This article compares two popular home equity solutions: the traditional HELOC (Home Equity Line of Credit) and the HECM (Home Equity Conversion Mortgage). While both options provide avenues for homeowners to access the value locked in their homes, they cater to different needs and present unique features.
Our goal is to unravel these differences, providing clarity on how each option can align with various retirement strategies. Whether you’re considering supplementing your retirement income or seeking a financial cushion, understanding the nuances between a HELOC and a HECM is crucial for making an informed decision that aligns with your long-term financial goals.
Exploring the Benefits of a Reverse Mortgage Line of Credit
In the evolving landscape of equity tapping, the reverse mortgage line of credit in 2024 stands out, especially with HUD’s recent announcement of higher lending limits. Reverse mortgages can be a compelling alternative to the conventional Home Equity Lines of Credit (HELOC), particularly in certain scenarios for seniors on fixed incomes.
A primary benefit of the reverse mortgage line of credit is its flexible repayment options and unique line of credit growth rate. It empowers you. with the choice to make voluntary payments on the loan whenever you wish, coupled with the convenience of reborrowing. This open-ended nature of the loan is a significant departure from fixed rate closed-end loans.
Additionally, a powerful feature of the reverse mortgage line of credit is the growth of the available credit over time. This aspect ensures an expanding pool of funds ready for unforeseen retirement needs such as in-home care or other related expenses.
With a Reverse Mortgage, you can make repayments
A reverse mortgage is a loan; like most loans, it comes with the required interest. Unlike most loans, that interest does not need to be paid until the loan comes due—typically when the borrower moves from the home or passes away.
Qualifying borrowers 62 or older can receive payments from their home equity under payment plans or take the reverse mortgage as a line of credit.
But borrowers have another choice: paying the interest before it’s due. It may not be an intuitive option, but it can make a significant difference in the potential benefit of your home equity compared to a home equity line of credit.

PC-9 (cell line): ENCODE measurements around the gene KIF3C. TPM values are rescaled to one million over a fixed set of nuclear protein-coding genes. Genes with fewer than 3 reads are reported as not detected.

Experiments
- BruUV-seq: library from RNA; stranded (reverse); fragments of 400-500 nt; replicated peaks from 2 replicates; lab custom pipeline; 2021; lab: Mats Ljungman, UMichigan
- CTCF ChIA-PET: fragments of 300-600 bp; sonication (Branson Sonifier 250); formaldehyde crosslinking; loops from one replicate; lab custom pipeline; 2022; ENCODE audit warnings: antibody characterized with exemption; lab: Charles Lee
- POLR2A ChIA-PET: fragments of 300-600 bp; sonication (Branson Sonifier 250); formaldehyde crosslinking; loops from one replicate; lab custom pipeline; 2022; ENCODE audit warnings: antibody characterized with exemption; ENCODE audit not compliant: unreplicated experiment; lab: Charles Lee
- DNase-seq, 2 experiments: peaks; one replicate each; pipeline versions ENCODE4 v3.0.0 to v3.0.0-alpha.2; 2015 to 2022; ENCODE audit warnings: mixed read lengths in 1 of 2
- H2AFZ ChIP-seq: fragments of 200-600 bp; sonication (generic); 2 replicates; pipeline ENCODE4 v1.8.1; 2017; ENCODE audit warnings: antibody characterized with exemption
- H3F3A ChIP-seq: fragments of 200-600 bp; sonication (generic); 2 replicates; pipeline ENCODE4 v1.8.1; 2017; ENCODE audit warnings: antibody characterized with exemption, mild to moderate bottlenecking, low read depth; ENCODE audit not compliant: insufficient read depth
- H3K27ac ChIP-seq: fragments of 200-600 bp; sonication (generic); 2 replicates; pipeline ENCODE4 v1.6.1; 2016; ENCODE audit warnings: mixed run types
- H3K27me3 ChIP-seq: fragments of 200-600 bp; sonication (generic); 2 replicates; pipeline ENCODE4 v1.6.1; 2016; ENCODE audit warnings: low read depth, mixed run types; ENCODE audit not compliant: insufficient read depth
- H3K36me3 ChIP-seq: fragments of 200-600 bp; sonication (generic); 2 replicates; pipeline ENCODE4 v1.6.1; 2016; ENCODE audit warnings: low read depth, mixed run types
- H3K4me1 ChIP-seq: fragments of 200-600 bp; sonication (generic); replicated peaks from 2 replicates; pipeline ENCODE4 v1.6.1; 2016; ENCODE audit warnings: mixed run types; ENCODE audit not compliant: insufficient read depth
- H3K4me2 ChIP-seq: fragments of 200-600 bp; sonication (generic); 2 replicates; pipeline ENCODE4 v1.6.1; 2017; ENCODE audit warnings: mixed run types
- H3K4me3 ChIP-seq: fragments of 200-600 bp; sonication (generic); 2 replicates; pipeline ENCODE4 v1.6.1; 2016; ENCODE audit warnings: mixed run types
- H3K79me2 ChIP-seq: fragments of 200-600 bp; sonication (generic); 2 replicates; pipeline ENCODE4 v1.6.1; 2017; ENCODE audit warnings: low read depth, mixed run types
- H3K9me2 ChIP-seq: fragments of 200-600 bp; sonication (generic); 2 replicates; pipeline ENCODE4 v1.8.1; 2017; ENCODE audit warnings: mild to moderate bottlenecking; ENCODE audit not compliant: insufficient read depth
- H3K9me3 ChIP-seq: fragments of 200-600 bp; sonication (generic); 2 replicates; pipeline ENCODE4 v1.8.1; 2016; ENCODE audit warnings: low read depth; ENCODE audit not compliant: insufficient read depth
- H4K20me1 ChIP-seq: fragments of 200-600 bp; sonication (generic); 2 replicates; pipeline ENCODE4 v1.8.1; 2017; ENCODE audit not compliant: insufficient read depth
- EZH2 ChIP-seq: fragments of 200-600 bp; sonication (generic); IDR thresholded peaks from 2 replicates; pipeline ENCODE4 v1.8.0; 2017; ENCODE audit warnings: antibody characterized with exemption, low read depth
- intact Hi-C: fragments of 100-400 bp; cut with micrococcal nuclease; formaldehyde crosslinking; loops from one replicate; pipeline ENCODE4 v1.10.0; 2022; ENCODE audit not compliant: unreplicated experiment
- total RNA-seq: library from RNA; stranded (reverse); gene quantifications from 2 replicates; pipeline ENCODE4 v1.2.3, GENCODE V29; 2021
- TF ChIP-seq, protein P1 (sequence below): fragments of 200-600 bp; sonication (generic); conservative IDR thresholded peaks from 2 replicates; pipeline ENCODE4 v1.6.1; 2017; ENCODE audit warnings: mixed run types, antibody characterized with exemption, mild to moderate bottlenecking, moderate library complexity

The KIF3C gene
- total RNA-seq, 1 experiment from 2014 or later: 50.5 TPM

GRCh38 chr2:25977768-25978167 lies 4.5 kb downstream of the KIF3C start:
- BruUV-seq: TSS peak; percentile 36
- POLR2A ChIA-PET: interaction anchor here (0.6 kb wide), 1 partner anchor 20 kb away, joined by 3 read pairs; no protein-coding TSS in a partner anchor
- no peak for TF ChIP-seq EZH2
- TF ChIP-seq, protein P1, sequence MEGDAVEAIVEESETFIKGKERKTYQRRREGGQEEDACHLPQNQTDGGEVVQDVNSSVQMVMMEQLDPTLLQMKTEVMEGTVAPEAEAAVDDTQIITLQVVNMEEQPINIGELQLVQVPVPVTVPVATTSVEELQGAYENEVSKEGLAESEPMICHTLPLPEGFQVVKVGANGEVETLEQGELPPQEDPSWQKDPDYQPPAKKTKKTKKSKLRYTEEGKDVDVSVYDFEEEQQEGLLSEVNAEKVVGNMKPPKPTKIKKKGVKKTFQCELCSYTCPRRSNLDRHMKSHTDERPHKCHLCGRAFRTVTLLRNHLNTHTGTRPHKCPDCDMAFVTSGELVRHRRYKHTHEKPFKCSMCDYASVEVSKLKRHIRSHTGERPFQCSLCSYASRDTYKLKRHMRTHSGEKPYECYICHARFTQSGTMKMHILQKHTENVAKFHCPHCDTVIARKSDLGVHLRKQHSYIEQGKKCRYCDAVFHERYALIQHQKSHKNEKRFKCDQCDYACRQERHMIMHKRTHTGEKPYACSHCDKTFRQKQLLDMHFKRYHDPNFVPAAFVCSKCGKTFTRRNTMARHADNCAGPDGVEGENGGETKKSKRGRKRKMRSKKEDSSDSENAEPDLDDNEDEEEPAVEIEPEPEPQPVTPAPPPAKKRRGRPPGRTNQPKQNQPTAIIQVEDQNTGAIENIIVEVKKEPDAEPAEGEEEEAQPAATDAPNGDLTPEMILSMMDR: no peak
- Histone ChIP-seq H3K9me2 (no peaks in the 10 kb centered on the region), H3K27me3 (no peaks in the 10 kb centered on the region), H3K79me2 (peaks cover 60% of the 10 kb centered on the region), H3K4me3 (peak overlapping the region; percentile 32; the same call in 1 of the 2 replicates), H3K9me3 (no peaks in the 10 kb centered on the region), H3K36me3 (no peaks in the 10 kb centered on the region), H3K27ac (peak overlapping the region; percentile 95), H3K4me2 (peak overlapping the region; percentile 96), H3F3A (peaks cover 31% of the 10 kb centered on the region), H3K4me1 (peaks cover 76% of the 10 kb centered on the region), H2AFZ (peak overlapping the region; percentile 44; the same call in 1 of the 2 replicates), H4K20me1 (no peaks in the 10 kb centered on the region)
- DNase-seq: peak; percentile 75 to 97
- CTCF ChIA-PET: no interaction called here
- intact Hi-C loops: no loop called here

Reverse Mortgage vs. HELOC Examples
Jack takes home an equity line of credit at age 70. He has a $300,000 home and no existing mortgage.
The following approximations are possible for Jack’s HELOC:
- Jack can get up to $240,000 loan amount (up to 80% loan-to-value)
- Jack decides to borrow $100,000 from his available line
- Interest Rate: Prime + 2.00% amortized over 25 years, or roughly 5.50%
- Mandatory monthly repayment would be $458/interest only or $614/fully amortized
- The rate can change monthly
- Closing costs: $0.00
Jack takes a reverse mortgage as a line of credit at age 70. He has a $300,000 home and no existing mortgage.
He can opt to repay the interest over time, making monthly payments toward that interest, or defer the claim due to repay later.
The following approximations are possible for Jack’s reverse mortgage line of credit.
- Closing costs: $0.00
- Jack can get up to $172,000 loan amount (up to 57% loan-to-value)
- Jack decides to borrow $100,000 from his available line
- Interest Rate: 1-year annual libor +2.75% – 5.1% fully indexed
- If Jack “wanted to,” he could make a monthly repayment to the interest only of $425 or choose to make any additional repayment to the principle
- The rate can only change 1 time per year
Reverse mortgages offer a unique growth feature
Despite being able to borrow a more significant amount under the home equity line of credit, he may be better off in the reverse mortgage line of credit scenario for several reasons.
First, Jack uses the credit line growth feature that Home Equity Conversion Mortgages (HECM) offers. Suppose a reverse mortgage credit line is left untouched. In that case, the unused portion will grow over time, allowing the borrower to access more home equity in the long run.
This can be a wiser option, particularly for younger borrowers just meeting the qualifying age of 62. Many financial planners today advise using a reverse mortgage credit line in this way.